Wildflowers: Week One / Dorcas the Daisy

Day 1 of 5 • This day’s reading


Dedicated Disciple

Daisies exude joy. These cheerful flowers are known for their yellow center and surrounding white petals symbolized innocence and purity to the ancient Celts. In Acts 9, we are introduced to a daisy of a lady named Dorcas. She spread joy wherever she went through "good works and charitable deeds which she did" (v. 36).

Do you have a daisy in your life? For me, that person was Patty Davis. If my garden needed weeding, she pitched in. When I hoped for a new outfit to meet Billy Graham for the first time, she took me shopping. After Nathan's birth, my chores simply overwhelmed me. One day Patty popped in with her daughter, Becky. Patty did the laundry and light housekeeping while Becky tended to Nathan. And I got a much-needed nap and shower. Patty just had a way to brighten any day.

The true test to determine whether someone is a disciple of Jesus is through love in action. At least that was what Jesus said: "A new commandment I give to you, that you love one another; as I have loved you, that you also love one another. By this all will know that you are my disciples, if you have love for one another" (John 13:34-35). I knew that Patty was a disciple of Jesus by the sacrificial love she showed me.

Likewise, that's how the Christians of Joppa knew that Dorcas was a disciple. She used her talent of sewing to provide clothing for widows. And it's thrilling to discover that she is the only woman in Scripture given the title disciple. Wow! What do you suppose that meant? Her life was filled with significance since disciple means someone who accepts and assists in spreading the doctrines of another. She stands among good company with the twelve disciples who formed the small inner group that famously followed Jesus. Imagine being drafted into the big leagues.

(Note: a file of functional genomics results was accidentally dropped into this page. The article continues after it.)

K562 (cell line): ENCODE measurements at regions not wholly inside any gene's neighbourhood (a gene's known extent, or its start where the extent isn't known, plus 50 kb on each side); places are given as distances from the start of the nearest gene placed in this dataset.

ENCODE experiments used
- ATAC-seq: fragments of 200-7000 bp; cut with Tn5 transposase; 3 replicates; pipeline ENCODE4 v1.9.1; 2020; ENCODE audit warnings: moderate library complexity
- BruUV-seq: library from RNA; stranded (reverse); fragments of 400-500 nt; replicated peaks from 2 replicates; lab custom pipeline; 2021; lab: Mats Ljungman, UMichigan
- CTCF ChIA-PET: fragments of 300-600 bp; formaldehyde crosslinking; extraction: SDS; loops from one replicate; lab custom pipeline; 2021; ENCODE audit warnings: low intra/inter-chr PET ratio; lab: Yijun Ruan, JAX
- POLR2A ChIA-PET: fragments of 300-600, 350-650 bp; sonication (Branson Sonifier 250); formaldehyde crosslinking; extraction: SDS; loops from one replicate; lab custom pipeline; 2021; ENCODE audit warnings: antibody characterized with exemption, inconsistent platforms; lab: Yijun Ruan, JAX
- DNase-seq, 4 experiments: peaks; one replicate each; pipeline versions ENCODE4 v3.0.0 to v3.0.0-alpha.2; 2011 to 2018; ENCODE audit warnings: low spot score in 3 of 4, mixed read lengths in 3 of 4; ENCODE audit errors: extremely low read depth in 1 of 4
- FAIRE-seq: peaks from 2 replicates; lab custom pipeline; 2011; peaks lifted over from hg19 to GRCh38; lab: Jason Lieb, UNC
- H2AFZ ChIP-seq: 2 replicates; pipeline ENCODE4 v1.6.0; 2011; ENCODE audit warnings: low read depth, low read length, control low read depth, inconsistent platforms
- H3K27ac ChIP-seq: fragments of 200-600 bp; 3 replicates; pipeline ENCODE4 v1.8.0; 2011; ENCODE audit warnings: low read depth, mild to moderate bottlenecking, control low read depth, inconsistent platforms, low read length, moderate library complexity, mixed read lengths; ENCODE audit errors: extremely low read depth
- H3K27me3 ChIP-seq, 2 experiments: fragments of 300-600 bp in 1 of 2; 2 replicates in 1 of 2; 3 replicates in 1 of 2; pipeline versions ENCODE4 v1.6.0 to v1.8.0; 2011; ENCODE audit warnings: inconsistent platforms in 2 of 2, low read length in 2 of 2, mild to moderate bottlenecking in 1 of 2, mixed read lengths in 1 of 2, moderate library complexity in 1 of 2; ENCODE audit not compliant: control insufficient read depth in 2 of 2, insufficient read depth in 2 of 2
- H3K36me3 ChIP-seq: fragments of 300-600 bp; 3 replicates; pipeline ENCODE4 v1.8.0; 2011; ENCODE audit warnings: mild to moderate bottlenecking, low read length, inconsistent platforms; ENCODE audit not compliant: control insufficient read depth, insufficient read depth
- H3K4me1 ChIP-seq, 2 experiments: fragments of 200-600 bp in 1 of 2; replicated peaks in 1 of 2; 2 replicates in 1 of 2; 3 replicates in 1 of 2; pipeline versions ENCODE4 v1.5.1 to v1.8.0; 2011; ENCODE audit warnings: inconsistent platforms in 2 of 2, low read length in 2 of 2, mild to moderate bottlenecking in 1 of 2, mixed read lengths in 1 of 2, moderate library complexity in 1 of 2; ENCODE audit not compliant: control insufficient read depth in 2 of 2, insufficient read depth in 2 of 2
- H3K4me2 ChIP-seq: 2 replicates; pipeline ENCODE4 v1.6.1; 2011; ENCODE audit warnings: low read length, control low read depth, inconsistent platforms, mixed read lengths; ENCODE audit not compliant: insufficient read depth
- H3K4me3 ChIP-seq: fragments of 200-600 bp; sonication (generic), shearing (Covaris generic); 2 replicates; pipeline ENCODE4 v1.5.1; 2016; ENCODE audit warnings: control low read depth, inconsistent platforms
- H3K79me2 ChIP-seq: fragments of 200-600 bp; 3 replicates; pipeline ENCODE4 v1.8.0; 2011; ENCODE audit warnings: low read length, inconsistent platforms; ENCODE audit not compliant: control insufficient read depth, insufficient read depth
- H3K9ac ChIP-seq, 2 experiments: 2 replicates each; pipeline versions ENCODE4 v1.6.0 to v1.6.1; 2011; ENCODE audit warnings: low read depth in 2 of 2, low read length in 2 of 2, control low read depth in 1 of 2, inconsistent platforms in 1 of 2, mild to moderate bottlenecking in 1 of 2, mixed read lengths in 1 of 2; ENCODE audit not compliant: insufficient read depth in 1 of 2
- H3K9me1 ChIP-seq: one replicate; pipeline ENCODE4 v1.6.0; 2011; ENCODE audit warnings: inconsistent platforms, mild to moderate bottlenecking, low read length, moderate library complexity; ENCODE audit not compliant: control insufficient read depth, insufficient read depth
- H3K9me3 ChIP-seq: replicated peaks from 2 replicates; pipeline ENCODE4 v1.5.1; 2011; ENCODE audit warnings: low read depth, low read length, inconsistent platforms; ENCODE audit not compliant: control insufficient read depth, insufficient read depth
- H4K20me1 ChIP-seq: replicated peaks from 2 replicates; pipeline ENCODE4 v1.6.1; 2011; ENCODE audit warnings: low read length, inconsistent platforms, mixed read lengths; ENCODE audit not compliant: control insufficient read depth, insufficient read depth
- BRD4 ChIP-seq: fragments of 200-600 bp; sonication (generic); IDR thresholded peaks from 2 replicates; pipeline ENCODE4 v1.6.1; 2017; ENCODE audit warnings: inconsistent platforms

Read the verse below and answer the following questions:

"At Joppa there was a certain disciple named Tabitha, which is translated Dorcas. This woman was full of good works and charitable deeds which she did" (Acts 9:36).

Practical Observation

1. Where does our story begin? Who else from our text came from that city?

Joppa was and is a beautiful seaport city on the Mediterranean. Its stone walls protected it from enemies and the encroaching waves. Many believe it received its name beautiful from the way the sunlight hit these stones. Fishermen flourished there.

2. Read Acts 10:9-17, then describe what happened to Peter on the rooftop. What do you think God was teaching Peter?

3. What two names were given to the woman, and why do you think she has both?

Dorcas in Greek and Tabitha in Aramaic are both translated gazelle. In the metropolitan city of Joppa known for receiving trade ships from around the world, she likely went by both names, as both these languages were spoken there. Her life exuded grace just like the gazelle.

4. What title was Tabitha given, and what does it tell you about her?

5. Describe this woman's reputation and what you might learn about her financial priorities.

Deeds declare our faith since James told us that "faith without works is dead" (2:20). The charitable deeds Dorcas performed were expressions of her faith. She used her resources and talents for the benefit of others and in so doing she spread the gospel. Sewing is a form of serving.

Personal Application

a. Do you have a daisy in your life? Describe that person.

b. Have you acted as a daisy in the life of another? What good works or charitable deeds did you offer?

c. What is your definition of love? How do others know that you love them?

d. Describe the attributes of a disciple. Do you possess these qualities? Which qualities do you need to develop?